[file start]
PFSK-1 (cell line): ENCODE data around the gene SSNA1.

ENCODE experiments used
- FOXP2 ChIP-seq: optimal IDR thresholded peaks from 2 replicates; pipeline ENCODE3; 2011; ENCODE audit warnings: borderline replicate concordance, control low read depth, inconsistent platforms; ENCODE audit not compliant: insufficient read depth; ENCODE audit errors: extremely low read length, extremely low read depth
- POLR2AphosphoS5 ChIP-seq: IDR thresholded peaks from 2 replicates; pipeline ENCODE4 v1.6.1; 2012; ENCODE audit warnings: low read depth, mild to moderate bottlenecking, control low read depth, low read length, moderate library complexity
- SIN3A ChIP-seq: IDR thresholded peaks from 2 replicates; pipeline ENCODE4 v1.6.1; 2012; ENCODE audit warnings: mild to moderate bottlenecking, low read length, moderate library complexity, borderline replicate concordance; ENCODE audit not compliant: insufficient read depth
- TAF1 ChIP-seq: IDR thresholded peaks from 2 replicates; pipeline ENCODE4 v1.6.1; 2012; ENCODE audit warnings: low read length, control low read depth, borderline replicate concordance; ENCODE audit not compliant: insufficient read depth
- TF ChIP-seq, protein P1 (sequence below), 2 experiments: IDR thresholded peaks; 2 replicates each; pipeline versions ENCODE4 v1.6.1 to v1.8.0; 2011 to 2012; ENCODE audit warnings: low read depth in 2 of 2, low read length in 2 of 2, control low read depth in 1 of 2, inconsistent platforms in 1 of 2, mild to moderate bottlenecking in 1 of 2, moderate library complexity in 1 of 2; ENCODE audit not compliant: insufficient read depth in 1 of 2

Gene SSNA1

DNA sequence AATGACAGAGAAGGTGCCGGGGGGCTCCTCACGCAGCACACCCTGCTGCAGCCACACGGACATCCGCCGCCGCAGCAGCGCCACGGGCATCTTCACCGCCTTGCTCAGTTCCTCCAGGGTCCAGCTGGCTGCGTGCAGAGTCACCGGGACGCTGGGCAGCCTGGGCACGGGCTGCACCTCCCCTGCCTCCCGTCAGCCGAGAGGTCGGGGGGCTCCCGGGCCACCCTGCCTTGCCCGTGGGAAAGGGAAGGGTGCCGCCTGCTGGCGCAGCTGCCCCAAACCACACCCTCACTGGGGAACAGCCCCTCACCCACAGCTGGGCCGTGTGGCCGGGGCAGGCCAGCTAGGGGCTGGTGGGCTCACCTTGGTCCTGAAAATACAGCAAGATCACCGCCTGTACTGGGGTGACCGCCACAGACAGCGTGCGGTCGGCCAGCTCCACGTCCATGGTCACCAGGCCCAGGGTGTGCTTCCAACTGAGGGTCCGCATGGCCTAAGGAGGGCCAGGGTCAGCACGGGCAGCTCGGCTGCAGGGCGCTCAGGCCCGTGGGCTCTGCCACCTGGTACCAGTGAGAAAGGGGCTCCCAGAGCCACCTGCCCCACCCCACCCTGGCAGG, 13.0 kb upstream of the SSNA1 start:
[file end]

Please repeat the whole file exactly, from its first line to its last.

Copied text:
PFSK-1 (cell line): ENCODE data around the gene SSNA1.

ENCODE experiments used
- FOXP2 ChIP-seq: optimal IDR thresholded peaks from 2 replicates; pipeline ENCODE3; 2011; ENCODE audit warnings: borderline replicate concordance, control low read depth, inconsistent platforms; ENCODE audit not compliant: insufficient read depth; ENCODE audit errors: extremely low read length, extremely low read depth
- POLR2AphosphoS5 ChIP-seq: IDR thresholded peaks from 2 replicates; pipeline ENCODE4 v1.6.1; 2012; ENCODE audit warnings: low read depth, mild to moderate bottlenecking, control low read depth, low read length, moderate library complexity
- SIN3A ChIP-seq: IDR thresholded peaks from 2 replicates; pipeline ENCODE4 v1.6.1; 2012; ENCODE audit warnings: mild to moderate bottlenecking, low read length, moderate library complexity, borderline replicate concordance; ENCODE audit not compliant: insufficient read depth
- TAF1 ChIP-seq: IDR thresholded peaks from 2 replicates; pipeline ENCODE4 v1.6.1; 2012; ENCODE audit warnings: low read length, control low read depth, borderline replicate concordance; ENCODE audit not compliant: insufficient read depth
- TF ChIP-seq, protein P1 (sequence below), 2 experiments: IDR thresholded peaks; 2 replicates each; pipeline versions ENCODE4 v1.6.1 to v1.8.0; 2011 to 2012; ENCODE audit warnings: low read depth in 2 of 2, low read length in 2 of 2, control low read depth in 1 of 2, inconsistent platforms in 1 of 2, mild to moderate bottlenecking in 1 of 2, moderate library complexity in 1 of 2; ENCODE audit not compliant: insufficient read depth in 1 of 2

Gene SSNA1

DNA sequence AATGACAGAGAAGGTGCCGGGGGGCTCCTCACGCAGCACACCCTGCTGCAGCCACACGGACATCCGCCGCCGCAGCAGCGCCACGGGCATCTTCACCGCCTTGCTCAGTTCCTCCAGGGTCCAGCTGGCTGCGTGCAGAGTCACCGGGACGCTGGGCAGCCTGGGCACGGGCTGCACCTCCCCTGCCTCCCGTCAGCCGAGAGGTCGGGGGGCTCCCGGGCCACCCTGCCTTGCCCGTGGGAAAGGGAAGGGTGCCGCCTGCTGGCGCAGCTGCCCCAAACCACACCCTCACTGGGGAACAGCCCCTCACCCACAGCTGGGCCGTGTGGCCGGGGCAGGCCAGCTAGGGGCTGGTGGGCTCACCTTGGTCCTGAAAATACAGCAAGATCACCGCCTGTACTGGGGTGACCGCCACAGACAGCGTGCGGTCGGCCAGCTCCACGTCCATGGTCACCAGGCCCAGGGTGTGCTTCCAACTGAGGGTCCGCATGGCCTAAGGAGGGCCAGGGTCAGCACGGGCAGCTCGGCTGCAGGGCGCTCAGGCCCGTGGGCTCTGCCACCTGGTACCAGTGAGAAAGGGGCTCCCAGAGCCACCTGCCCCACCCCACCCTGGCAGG, 13.0 kb upstream of the SSNA1 start: